Elsewhere he put it this way: “It will overtake even Hungarian Jews with brutality, and the longer it takes to come, the worse it will be. The stronger they [the Jews] become, the more bestial will it be. There is no escaping it.”7 And indeed, catastrophe struck as Herzl predicted. Far too late, both the Jews and the world at large were persuaded that without a national home, the Jewish people could not survive.
Even after a national home was established, however, Herzl’s prophecy of an end to anti-Semitism went unfulfilled. He believed that once the Jewish collective won recognition as a nation, the individual Jew would finally be able to live in peace. Yet what actually happened was quite different. Over the half century since the Jewish state was founded, it has consistently been a lightning rod of hatred and enmity. There is the obvious animosity of the Arab world, which was never prepared to accept Israel’s existence. But with time, the Jewish state has become the focus of a much broader hatred. In fact, the fashionable portrayal of Israel by many Europeans as the principal threat to world peace, a “Nazi state,” the archenemy of human rights—this is precisely the kind of demonization previously directed at individual Jews. And because the individual Jew living in Europe is an easier target for violence than Israel, the terror war against Israel of the last four years has awakened the specter of classical anti-Semitism throughout Europe, giving rise to a renewed wave of violence against Diaspora Jewry.
It would seem, then, that we have come full circle: The old anti-Semitism now takes the form of anti-Zionism. In fact, the present wave of anti-Semitism in Europe has proven once and for all that there is no difference between the two, that the perceived distinction between anti-Semitism and anti-Zionism is an illusion. As far as the world is concerned, the Jews are Israel and Israel the Jews. But this means that every Jew, in turn, must define himself with respect to the Jewish state, either for or against. No Jew may remain indifferent to Israel.
 
Why was Herzl’s vision not realized? How is it that the Jewish state was established, but anti-Semitism still exists? The problem, perhaps, lay with Herzl’s failure to divine the true nature of anti-Semitism—a hatred that, throughout history, has always been directed at the very core of Jewish identity.8 In ancient times, it was the Jews’ monotheistic religion; later on, it would be their sense of belonging to a unique people and tradition. Today, however, as many Jews have a weakened sense of their uniqueness on both the religious and cultural levels, the State of Israel has become one of the main factors—for many Diaspora Jews, the central factor—in defining Jewish identity. As a result, anti-Semitism now directs itself against Israel.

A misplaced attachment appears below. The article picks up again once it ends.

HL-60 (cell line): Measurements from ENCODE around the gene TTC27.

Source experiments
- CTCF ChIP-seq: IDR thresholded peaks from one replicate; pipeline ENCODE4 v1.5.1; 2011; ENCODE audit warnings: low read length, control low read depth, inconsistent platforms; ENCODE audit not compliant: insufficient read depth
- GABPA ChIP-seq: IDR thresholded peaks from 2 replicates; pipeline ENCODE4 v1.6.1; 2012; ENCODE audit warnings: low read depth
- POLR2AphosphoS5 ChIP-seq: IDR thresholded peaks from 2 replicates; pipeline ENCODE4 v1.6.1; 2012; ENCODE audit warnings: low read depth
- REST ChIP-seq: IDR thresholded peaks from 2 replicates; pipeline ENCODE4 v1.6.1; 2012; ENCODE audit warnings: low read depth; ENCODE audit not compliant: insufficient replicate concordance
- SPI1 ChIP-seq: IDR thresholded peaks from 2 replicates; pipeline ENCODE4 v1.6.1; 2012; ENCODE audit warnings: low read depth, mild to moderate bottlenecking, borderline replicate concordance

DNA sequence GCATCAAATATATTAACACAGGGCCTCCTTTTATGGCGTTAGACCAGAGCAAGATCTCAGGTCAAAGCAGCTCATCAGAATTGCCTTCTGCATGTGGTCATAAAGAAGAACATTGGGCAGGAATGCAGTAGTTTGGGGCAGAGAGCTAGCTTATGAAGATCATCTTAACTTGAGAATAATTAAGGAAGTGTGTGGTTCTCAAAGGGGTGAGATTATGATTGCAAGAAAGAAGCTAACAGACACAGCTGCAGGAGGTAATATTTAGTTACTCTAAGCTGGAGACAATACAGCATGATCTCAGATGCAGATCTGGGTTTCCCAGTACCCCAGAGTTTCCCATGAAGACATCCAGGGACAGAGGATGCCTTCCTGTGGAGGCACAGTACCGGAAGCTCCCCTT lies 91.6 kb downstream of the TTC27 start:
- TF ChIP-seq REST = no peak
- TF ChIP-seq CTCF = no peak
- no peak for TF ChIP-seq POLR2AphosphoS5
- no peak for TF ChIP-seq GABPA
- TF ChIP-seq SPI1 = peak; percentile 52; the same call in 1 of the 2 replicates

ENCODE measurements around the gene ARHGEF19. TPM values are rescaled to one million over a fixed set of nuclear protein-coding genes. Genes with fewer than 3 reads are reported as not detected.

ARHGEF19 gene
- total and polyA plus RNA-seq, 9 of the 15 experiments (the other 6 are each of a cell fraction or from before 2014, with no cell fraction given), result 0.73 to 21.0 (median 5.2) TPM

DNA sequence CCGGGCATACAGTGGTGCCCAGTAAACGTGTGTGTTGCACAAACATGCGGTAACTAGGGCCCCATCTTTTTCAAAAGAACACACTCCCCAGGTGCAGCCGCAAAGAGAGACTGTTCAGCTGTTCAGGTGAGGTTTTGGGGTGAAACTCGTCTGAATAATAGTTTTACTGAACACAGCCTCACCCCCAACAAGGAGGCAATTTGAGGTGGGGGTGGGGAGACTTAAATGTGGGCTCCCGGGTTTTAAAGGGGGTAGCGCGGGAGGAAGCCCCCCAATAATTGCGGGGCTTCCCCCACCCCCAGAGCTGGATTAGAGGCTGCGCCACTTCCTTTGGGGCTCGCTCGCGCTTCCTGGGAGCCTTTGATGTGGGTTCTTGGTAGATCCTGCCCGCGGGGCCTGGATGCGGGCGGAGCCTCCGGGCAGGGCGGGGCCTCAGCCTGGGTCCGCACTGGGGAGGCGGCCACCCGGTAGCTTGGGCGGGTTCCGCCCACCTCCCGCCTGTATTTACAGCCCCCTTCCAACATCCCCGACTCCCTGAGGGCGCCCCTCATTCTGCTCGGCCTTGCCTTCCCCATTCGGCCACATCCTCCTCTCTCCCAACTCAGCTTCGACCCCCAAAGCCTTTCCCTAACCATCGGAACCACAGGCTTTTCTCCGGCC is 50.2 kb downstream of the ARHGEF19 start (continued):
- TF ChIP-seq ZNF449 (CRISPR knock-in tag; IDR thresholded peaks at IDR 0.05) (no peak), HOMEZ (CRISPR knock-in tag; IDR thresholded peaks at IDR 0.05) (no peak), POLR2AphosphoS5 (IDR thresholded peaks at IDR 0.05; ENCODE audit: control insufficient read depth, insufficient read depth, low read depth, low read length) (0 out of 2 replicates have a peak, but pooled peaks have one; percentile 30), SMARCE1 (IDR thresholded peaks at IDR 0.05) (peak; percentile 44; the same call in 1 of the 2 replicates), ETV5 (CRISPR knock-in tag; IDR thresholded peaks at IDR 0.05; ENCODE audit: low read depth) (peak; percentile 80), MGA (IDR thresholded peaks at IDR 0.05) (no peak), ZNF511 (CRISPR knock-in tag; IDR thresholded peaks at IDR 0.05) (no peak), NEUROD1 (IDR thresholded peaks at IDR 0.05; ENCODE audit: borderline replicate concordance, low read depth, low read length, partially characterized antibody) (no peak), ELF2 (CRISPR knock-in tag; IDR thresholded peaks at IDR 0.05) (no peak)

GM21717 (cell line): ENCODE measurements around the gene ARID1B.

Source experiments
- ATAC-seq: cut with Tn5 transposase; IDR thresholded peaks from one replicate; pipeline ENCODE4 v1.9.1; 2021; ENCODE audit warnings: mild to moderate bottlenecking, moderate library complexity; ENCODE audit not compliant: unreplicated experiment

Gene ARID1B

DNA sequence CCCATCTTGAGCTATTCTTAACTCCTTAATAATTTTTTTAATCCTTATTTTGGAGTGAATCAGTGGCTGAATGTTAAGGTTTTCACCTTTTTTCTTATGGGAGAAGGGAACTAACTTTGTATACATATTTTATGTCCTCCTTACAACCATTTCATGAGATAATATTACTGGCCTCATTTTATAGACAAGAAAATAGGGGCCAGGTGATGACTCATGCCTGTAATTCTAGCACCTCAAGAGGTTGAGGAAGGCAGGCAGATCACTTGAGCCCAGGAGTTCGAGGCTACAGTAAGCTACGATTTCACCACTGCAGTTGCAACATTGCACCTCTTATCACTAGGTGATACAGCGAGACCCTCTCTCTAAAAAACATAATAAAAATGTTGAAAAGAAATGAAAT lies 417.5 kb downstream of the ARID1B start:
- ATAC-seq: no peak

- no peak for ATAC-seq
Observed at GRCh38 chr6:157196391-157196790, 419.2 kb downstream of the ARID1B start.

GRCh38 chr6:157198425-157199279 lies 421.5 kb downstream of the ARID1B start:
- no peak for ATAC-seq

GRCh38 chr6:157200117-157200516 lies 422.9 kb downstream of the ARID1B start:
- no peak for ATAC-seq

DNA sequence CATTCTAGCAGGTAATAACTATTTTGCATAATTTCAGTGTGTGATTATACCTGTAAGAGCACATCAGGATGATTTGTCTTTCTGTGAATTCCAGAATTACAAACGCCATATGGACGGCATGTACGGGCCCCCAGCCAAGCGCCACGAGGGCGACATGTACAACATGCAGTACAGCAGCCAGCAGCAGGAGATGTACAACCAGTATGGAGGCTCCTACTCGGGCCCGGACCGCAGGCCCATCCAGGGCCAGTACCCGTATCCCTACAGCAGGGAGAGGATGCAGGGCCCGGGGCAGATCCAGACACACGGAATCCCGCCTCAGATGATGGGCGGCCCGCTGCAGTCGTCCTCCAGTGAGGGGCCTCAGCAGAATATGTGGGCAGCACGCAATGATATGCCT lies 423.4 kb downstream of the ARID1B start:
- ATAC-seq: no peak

The process of turning Israel into the epicenter of Jewish identity is particularly evident in movements which, like Reform Judaism, were once fiercely opposed to Zionism. Some of Herzl’s staunchest critics, after all, came from the Reform movement, whose leaders believed that in order to spread Judaism’s loftiest principles and serve as a “light unto the nations,” Jews must dwell among non-Jews. They saw in Herzl’s call for statehood a betrayal of the larger Jewish purpose. Today, however, even the Reform movement has made identification with Israel a major plank of its ideology, so much so that a year of study in Israel has become de rigueur for ordination in the Reform rabbinate.
For those of us who came from the Soviet Union, the adoption of Israel as the basis of Jewish identity is not hypothetical, but an extremely tangible, personal reality. We were born into a Jewish identity that the Soviet steamroller had almost completely crushed. We knew nothing of our roots, only that for some reason others considered us different and inferior. We knew all too well the anti-Semitic stereotypes about greed, parasitism, and cowardice—but about what Judaism stood for, we knew nothing.
 
That was before 1967. In the months leading up to the war, animosity towards us reached a fever pitch. Then, in six dramatic days, everything changed for us. The call that went up from Jerusalem, “The Temple Mount is in our hands,” penetrated the Iron Curtain and forged an almost mystic link with our people. And while we had no idea what the Temple Mount was, we did know that the fact that it was in our hands had won us respect. Like a cry from our distant past, it told us that we were no longer displaced and isolated. We belonged to something, even if we did not yet know what, or why. Of course, we still suffered from anti-Semitism, but even that assumed a new character. Jews were no longer cowards. Instinctively, and without any real connection to Judaism, we became Zionists. We knew that somewhere there was a country that called us its children, and this knowledge filled us with pride.